29 Jun 2010
I was at the Bibliotheca Alexandrina two weeks ago for the Bibliotheca Alexandrina's Collaborations for A New Beginning conference. The expectation was that some history would unfold over the three days, with a global audience assessing what Obama's historic 'New Beginnings' speech had begotten. In spite of the very inspiring setting of the Bibliotheca and the equally inspiring projects described by the Director of the Bibliotheca, Dr. Ismail Serageldin, I am sorry to report, one year on, that New Beginnings has a translation problem. And if you think I am setting up a plug for Meedan here, you are mistaken. The translation issues were not linguistic, rather, they involved the crossing between actions and perceptions; the disconnect between the words that fell like rain to the desert on Arab ears one year ago and the actions since then which are perceived by the vast majority of those in region as inadequate.
But, contrary to the easy and popular assessment, I do not feel the perception is fueled by bad marketing on the part of the US gov; that the Muslim world is simply not aware of the many efforts which the Obama administration has undertaken. There has in fact been a great deal accomplished. Rashad Hussein offered a compelling list of achievements over the past year: Polio eradication, Science Envoys, Entrepreneur's Summit, Mitchell's efforts on the Peace Process, and Global Pulse, to name a few. Farah Pandith also offered a convincing overview of the administration's commitment to building new relations with Muslims inside America and around the world.
Unfortunately, America has moved from the country that said the wrong things and did the wrong things to being the country that says the right things and does some very good things, but neglects to change the wrong things. As a Greek Tragedy in which fate moves countercurrent to the protagonists' actions and history repeats a generational error, it seems an echo of the 'mission accomplished' banner was unfurled in Alexandria. The conversations I had in the hallways and in the cafes have hit home the only truth the White House needs to know about improving relations with the Muslim world: as long as policy (read Palestine, Iraq, Drones, in that order) remains stagnant, any efforts to improve access to capital, or dialogue, or knowledge that comes from the US government will be viewed in relief as evidence of capacity ill-applied. In this scenario even good works will generate ill-will.
Here is the newmedia flavored analogy: last week I talked to a colleague who was angered over a deliverable he did not receive on time. He received an apology and a lengthy excuse--too much work, no time, he was told. He also received 200 tweets from the overstretched engineer over the course of that week. Good tweets, but...their effect was to infuriate my colleague who otherwise would have excused the delay. OK, so envoys aren't exactly tweets, but you get the point. The most powerful government in the world should be getting the peace process on track and leave the work of re-building citizen to citizen and scholar to scholar bridges to the vast network of NGOs, Universities, and Institutes who have ideas, the people needed to implement them, and who don't have other, more significant, 40 year past-due deliverables.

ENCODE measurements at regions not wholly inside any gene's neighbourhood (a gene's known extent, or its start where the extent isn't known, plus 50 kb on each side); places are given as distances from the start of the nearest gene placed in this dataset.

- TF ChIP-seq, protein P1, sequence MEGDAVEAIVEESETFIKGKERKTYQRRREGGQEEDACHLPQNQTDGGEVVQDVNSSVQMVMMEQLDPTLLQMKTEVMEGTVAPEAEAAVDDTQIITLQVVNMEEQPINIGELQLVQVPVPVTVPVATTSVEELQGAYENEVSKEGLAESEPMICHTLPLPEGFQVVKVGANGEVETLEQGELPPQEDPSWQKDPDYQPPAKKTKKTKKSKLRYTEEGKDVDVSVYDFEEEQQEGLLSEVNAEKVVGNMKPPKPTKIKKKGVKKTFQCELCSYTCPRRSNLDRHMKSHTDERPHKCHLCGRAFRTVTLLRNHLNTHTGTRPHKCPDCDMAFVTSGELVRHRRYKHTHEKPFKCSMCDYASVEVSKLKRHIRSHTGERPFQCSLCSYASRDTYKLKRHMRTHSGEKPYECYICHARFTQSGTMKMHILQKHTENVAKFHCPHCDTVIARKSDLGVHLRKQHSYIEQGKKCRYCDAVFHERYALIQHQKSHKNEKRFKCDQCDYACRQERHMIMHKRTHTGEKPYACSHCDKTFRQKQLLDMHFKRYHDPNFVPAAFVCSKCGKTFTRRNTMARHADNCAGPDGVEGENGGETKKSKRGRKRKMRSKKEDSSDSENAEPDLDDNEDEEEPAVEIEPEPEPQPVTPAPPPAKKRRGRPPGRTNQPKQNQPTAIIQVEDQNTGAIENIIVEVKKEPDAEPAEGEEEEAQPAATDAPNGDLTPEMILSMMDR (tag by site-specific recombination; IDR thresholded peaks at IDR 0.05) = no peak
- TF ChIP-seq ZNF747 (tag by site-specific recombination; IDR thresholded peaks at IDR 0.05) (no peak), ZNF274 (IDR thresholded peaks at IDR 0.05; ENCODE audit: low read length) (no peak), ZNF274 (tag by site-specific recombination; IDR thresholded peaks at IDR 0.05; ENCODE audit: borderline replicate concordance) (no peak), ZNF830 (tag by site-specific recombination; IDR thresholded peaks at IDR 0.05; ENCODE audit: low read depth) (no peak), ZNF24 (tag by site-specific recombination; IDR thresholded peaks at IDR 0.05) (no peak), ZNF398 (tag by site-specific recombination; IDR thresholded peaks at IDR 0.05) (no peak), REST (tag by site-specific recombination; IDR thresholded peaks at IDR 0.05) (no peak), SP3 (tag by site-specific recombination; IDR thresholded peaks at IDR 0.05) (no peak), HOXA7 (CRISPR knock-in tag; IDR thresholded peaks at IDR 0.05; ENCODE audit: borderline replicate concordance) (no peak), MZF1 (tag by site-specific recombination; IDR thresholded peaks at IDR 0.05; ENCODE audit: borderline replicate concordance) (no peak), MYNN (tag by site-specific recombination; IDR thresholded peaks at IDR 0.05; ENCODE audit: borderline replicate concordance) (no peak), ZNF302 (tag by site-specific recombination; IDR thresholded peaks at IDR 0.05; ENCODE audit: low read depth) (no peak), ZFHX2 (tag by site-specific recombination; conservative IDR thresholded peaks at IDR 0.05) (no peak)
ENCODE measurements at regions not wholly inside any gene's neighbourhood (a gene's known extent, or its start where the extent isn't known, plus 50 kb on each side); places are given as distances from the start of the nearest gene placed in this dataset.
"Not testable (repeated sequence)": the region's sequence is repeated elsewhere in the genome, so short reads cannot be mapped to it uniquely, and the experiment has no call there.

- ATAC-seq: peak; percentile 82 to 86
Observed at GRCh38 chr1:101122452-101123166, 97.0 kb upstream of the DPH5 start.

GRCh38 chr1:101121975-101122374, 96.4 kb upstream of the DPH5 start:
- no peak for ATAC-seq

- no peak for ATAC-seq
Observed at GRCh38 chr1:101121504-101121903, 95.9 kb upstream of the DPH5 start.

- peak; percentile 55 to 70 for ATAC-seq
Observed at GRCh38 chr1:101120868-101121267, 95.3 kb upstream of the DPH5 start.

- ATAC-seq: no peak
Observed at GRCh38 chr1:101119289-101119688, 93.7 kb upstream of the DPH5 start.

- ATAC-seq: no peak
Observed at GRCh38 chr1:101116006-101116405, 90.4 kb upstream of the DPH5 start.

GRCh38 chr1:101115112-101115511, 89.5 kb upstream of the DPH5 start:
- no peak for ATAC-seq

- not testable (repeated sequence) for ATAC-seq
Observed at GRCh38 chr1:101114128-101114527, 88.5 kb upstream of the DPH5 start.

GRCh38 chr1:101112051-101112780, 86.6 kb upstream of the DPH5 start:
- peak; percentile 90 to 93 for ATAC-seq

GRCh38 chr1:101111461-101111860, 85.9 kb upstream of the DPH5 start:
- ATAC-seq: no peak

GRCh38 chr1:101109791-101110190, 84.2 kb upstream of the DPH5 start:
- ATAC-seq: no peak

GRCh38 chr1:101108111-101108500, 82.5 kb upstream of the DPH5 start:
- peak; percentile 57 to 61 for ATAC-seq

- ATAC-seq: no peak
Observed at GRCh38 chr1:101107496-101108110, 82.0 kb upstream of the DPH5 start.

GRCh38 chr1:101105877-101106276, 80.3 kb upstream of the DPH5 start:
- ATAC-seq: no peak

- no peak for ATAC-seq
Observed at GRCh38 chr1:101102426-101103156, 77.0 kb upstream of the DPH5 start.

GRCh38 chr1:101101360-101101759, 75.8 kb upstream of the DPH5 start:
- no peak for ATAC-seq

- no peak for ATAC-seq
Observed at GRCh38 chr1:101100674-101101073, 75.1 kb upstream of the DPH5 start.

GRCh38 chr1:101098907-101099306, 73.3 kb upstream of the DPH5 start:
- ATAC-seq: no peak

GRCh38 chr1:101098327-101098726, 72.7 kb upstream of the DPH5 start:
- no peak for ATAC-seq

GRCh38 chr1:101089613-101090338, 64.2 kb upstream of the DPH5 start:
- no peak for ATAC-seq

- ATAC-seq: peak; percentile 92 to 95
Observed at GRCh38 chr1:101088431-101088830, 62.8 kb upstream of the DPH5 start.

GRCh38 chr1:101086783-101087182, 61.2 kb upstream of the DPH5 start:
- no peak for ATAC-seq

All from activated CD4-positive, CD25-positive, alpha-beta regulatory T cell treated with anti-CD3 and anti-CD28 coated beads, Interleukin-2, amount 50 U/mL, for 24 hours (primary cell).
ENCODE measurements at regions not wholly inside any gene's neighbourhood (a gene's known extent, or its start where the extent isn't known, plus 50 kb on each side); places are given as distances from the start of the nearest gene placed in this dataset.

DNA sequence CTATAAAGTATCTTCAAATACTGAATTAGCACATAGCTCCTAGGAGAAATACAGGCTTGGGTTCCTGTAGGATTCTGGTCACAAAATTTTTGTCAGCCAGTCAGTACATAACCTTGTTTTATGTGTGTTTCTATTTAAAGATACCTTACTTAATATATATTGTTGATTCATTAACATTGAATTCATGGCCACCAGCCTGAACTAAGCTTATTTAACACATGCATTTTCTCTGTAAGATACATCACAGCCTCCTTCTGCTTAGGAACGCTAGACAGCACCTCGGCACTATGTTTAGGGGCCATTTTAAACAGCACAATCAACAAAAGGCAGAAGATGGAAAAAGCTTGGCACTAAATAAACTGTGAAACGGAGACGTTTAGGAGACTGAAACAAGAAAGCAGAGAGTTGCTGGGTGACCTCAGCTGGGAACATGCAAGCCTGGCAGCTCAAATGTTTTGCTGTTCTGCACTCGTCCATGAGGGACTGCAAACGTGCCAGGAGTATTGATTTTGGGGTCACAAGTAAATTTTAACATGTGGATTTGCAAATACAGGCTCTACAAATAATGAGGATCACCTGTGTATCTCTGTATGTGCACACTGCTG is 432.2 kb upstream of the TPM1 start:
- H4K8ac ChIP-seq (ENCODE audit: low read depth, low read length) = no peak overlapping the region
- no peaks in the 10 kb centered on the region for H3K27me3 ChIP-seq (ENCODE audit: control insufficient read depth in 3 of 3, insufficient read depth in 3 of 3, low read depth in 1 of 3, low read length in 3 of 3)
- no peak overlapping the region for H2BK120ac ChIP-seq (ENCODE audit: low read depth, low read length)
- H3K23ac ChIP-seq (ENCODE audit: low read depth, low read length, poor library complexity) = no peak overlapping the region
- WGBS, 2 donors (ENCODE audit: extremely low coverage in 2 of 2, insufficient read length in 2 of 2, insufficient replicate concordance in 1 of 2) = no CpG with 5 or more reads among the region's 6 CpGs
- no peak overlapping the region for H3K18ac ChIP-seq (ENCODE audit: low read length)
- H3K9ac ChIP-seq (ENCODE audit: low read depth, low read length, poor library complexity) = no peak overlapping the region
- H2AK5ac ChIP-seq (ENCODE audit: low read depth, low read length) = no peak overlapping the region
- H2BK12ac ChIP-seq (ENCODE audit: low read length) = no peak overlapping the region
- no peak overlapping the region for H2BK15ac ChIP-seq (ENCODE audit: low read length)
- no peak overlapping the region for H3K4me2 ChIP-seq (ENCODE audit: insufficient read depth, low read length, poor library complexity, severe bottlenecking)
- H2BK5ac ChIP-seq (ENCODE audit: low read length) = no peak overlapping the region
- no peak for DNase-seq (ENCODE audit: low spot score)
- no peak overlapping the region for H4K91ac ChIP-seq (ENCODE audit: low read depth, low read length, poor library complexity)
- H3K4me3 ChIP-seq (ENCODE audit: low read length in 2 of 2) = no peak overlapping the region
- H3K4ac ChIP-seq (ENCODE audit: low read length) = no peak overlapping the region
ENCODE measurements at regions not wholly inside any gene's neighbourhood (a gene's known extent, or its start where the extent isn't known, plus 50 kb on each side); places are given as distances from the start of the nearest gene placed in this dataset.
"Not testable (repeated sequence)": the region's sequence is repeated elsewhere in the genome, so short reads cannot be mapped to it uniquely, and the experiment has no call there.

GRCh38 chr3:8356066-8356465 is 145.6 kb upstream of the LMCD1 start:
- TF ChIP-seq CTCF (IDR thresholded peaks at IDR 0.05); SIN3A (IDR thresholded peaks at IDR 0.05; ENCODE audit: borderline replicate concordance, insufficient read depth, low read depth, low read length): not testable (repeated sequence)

What many of the conference goers did not know at the time is that Alexandria was in that week holding another, less subtle, tragedy one year from New Beginnings. While some facts remain unknown, a young Alexandrian named Khaled Said was dragged from a popular cafe and beaten to his death by undercover police just before our the gathering began. (Meedan put up a piece on Huffington Post with reactions across the Arab web.) In yet another marker on the time-line of new media fueling history, a single horrifying image of Khaled's broken face circulating the internet and a Facebook group that has grown to 242,000, has touched a nerve in Egyptian society. Khaled has, in the past two weeks, become a symbol across Egypt and the Arab world, with a protest rally in Cairo on June 13, and another led by Mohammad El Baradei, the opposition presidential candidate leading a protest with several thousand people in Alexandria on June 26.
Meedan, as many of you know, tries to walk a middle line; we are trying to be from no country, against no country and working on technologies and platforms to weave together a more linguistically diverse set of thinkers and sources to create richer, more complex narratives in media, inter-faith, and education. We are simply trying to connect people, links, ideas, and data that might not otherwise be connected. But underneath this very even-keeled mission statement we go about our work with a great deal of hope and idealism. And when we see the hope which the world so deserves, hope held equally in a president's speech and a mother's dreams for her child, broken and failing, we have to admit to taking part; we have to (again) unfurl the small banner that reminds us that this is not what success is supposed to look like. Much work remains.